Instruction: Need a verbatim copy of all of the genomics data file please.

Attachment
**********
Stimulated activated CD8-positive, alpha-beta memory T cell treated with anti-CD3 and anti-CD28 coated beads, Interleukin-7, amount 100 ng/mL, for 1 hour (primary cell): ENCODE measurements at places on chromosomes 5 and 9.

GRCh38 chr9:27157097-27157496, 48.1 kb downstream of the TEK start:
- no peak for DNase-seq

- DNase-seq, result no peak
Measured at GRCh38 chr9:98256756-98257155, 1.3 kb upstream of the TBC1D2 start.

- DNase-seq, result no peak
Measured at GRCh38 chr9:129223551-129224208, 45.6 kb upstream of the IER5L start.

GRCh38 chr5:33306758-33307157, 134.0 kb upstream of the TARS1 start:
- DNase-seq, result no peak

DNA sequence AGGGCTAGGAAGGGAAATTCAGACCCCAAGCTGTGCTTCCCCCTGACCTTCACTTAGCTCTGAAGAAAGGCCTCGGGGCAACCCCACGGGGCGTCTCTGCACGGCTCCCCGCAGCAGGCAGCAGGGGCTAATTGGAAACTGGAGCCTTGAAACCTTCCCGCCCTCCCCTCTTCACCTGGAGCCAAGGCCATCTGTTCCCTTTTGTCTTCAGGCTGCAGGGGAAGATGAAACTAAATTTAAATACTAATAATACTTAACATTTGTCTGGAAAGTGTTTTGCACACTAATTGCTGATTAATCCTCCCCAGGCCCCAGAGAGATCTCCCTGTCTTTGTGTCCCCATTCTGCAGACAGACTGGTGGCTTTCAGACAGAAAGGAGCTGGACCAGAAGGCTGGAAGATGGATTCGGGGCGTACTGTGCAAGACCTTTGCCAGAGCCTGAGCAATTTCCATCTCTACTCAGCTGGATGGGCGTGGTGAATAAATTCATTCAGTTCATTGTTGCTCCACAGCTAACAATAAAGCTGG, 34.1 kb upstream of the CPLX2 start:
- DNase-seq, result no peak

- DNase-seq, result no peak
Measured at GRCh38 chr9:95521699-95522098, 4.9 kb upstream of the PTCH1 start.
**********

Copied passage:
Stimulated activated CD8-positive, alpha-beta memory T cell treated with anti-CD3 and anti-CD28 coated beads, Interleukin-7, amount 100 ng/mL, for 1 hour (primary cell): ENCODE measurements at places on chromosomes 5 and 9.

GRCh38 chr9:27157097-27157496, 48.1 kb downstream of the TEK start:
- no peak for DNase-seq

- DNase-seq, result no peak
Measured at GRCh38 chr9:98256756-98257155, 1.3 kb upstream of the TBC1D2 start.

- DNase-seq, result no peak
Measured at GRCh38 chr9:129223551-129224208, 45.6 kb upstream of the IER5L start.

GRCh38 chr5:33306758-33307157, 134.0 kb upstream of the TARS1 start:
- DNase-seq, result no peak

DNA sequence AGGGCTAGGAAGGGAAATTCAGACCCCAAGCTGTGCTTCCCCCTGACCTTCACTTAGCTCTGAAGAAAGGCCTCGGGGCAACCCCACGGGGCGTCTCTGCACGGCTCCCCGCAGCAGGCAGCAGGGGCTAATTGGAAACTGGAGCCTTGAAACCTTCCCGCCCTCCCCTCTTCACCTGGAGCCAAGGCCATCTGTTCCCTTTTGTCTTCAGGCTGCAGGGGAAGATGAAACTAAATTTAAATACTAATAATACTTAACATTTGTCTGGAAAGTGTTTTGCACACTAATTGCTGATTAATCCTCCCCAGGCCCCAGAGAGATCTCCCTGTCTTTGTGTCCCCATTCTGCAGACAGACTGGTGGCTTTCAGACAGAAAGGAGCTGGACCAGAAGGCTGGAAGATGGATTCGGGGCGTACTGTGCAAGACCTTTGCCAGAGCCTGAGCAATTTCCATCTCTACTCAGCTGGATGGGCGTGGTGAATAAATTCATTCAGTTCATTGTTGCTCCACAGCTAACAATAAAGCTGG, 34.1 kb upstream of the CPLX2 start:
- DNase-seq, result no peak

- DNase-seq, result no peak
Measured at GRCh38 chr9:95521699-95522098, 4.9 kb upstream of the PTCH1 start.